Decades after their initial formation, legendary experimentalists ONO have made an album that's topical, vital, uncomfortable, and cathartic. Red Summer is an essential documentation of the ugliness and oppression of the United States.


Silent Women Filmmakers No Longer So Silent: Alice Guy Blaché and Julia Crawford Ivers

The works of silent filmmakers Alice Guy Blaché and Julia Crawford Ivers were at risk of being forever lost. Kino Lorber offers their works on Blu-Ray. Three cheers for film historians and film restoration.


Rush's 'Permanent Waves' Endures with Faultless Commercial Complexity

Forty years later, Rush's ability to strike a nearly perfect balance between mainstream invitingness and exclusory complexity is even more evident and remarkable. The progressive rock classic, Permanent Waves, is celebrating its 40th anniversary.


Drum Machines? Samples? Brendan Benson Gets Contemporary with 'Dear Life'

Powerpop overlord and part-time Raconteur, Brendan Benson, grafts hip-hop beats to guitar pop on his seventh solo album, Dear Life.


'Sell You Everything' Brings to Light Buzzcocks '1991 Demo LP' That Passed Under-the-Radar

Cherry Red Records' new box-set issued in memory of Pete Shelley gathers together the entire post-reunion output of the legendary Buzzcocks. Across the next week, PopMatters explores the set album-by-album. First up is The 1991 Demo LP.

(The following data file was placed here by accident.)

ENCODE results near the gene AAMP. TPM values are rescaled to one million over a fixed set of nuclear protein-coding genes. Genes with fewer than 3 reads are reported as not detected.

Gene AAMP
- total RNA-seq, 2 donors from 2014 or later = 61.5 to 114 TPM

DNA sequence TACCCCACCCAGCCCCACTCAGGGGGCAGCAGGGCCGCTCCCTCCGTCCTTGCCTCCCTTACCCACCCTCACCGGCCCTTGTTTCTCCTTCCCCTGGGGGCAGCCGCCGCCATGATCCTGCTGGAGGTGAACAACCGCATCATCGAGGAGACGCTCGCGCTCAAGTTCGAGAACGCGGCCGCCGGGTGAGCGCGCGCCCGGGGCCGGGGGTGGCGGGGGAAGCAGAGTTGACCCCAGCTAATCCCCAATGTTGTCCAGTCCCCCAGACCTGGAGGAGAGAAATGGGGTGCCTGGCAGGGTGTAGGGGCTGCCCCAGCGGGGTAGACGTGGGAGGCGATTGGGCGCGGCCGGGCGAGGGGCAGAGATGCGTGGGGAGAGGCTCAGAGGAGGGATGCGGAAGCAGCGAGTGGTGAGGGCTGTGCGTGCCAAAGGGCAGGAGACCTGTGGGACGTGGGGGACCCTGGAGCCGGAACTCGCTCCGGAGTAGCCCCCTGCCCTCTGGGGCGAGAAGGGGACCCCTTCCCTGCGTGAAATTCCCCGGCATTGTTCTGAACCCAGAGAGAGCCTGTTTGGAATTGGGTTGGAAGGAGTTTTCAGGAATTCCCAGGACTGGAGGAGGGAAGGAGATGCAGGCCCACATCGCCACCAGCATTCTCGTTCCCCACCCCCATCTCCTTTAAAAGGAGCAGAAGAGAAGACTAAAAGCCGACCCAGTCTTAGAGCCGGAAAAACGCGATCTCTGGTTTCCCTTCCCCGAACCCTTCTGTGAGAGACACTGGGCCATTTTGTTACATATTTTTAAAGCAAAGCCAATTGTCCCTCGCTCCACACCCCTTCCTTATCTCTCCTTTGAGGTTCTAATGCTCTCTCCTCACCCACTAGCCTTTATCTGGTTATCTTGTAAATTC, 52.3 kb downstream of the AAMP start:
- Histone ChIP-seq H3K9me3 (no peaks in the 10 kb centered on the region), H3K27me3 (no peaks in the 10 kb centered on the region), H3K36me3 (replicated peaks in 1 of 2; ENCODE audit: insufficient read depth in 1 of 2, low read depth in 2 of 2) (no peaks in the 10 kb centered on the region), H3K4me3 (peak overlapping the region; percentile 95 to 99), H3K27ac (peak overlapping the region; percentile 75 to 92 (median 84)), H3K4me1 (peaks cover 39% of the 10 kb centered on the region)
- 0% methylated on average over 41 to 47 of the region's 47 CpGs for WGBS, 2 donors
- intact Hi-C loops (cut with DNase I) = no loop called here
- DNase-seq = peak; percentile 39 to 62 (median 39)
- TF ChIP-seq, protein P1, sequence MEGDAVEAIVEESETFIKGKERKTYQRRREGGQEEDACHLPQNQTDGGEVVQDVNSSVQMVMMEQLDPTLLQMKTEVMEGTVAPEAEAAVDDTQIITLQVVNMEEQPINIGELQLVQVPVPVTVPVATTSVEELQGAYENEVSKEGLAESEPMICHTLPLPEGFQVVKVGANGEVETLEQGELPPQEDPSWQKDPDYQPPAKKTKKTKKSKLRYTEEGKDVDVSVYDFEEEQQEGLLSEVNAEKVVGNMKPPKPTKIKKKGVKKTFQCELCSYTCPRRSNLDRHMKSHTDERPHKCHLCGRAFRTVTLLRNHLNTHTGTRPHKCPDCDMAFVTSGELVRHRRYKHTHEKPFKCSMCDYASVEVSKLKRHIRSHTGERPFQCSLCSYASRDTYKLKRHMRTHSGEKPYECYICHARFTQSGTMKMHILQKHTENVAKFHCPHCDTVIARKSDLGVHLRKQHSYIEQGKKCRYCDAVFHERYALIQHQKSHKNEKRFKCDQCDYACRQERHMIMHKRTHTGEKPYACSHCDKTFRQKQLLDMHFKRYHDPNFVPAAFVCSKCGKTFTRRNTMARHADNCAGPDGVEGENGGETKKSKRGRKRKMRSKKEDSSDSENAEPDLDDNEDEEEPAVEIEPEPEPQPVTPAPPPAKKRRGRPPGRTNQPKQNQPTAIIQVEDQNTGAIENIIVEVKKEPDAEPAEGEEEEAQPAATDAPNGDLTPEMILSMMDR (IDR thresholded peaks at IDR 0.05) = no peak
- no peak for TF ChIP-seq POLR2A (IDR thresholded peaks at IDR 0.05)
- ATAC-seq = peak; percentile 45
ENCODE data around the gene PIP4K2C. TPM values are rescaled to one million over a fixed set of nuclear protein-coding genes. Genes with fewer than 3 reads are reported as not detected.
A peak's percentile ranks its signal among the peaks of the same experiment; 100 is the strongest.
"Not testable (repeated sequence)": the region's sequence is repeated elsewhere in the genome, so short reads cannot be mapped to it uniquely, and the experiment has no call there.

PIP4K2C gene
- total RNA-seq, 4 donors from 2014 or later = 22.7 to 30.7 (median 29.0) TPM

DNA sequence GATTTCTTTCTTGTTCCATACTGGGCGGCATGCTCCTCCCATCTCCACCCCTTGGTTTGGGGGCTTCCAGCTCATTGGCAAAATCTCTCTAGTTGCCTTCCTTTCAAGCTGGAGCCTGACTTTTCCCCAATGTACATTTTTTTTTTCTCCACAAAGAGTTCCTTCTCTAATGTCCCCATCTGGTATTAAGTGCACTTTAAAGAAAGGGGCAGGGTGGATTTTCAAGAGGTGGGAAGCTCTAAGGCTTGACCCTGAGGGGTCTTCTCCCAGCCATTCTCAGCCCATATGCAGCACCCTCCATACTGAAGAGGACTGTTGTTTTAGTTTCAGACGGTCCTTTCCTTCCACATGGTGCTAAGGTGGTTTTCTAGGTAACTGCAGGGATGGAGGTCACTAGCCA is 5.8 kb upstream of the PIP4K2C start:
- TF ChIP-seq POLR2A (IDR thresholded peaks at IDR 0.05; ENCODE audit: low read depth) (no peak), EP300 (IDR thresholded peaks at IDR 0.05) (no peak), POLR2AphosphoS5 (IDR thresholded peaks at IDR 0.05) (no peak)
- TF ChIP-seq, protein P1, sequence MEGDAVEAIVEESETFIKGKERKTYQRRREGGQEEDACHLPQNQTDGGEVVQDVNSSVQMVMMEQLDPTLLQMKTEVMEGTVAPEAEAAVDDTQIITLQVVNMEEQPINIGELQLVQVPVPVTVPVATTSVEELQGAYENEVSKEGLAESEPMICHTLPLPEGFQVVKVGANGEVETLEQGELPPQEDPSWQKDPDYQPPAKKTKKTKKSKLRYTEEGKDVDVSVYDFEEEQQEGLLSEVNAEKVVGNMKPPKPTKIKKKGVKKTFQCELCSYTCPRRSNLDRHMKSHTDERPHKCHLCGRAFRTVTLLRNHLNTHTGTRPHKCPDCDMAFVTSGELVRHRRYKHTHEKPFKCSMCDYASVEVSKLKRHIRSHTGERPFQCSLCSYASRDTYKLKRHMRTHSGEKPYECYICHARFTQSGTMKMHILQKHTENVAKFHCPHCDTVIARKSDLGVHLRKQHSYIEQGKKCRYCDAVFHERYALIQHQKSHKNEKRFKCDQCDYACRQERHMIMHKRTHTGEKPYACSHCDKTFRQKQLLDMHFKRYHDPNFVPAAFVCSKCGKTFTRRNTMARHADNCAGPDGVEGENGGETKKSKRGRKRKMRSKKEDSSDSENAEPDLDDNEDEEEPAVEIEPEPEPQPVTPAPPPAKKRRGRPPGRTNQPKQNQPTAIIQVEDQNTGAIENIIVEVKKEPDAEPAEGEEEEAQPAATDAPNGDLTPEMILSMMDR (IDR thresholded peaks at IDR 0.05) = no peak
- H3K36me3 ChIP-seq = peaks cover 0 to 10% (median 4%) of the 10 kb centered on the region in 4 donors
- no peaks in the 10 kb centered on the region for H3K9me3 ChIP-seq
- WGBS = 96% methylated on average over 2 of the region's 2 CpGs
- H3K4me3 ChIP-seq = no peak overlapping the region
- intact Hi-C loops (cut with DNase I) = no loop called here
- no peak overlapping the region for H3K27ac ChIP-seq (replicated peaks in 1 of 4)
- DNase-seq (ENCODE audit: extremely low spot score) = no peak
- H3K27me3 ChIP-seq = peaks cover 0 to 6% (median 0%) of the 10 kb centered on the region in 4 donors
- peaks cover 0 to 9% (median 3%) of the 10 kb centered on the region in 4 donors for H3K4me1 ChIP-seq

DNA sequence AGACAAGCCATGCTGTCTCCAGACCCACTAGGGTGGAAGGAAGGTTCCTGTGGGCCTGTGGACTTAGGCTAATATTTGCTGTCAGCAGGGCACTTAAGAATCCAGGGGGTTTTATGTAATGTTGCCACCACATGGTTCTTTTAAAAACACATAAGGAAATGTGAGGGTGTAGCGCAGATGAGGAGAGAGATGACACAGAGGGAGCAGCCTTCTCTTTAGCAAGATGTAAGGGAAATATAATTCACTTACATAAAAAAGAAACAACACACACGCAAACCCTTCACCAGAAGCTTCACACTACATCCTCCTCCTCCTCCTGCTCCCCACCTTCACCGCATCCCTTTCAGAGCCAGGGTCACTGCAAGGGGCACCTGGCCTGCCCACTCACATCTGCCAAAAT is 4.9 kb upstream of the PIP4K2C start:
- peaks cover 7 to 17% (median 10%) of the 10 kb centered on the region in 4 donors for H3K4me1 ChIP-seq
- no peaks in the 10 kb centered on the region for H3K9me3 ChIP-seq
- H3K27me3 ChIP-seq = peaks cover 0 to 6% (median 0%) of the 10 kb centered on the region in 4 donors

10 Key Tracks From the British Synthpop Boom of 1980

It's 40 years since the first explosion of electronic songs revitalized the UK charts with futuristic subject matter, DIY aesthetics, and occasionally pompous lyrics. To celebrate, here's a chronological list of those Moog-infused tracks of 1980 that had the biggest impact.

Reading Pandemics

Poe, Pandemic, and Underlying Conditions

To read Edgar Allan Poe in the time of pandemic, we need to appreciate a very different aspect of his perspective—not that of a mimetic artist but of the political economist.


'Yours, Jean' Is a Perfect Mixture of Tragedy, Repressed Desire, and Poor Impulse Control

Lee Martin's Yours, Jean is a perfectly balanced and heartbreaking mix of true crime narrative and literary fiction.


The 60 Best Albums of 2007

From tech house to Radiohead and Americana to indie and everything in between, the 60 best albums of 2007 included many of the 2000s' best albums.

Love in the Time of Coronavirus

Solitude Stands in the Window: Thoreau's 'Walden'

Henry David Thoreau's Walden as a 19th century model for 21st century COVID-19 quarantine.

Love in the Time of Coronavirus

Will COVID-19 Kill Movie Theaters?

Streaming services and large TV screens have really hurt movie theaters and now the coronavirus pandemic has shuttered multiplexes and arthouses. The author of The Perils of Moviegoing in America, however, is optimistic.

Gary D. Rhodes, Ph.D
Collapse Expand Reviews

Collapse Expand Features
PM Picks
Collapse Expand Pm Picks

© 1999-2020 All rights reserved.
PopMatters is wholly independent, women-owned and operated.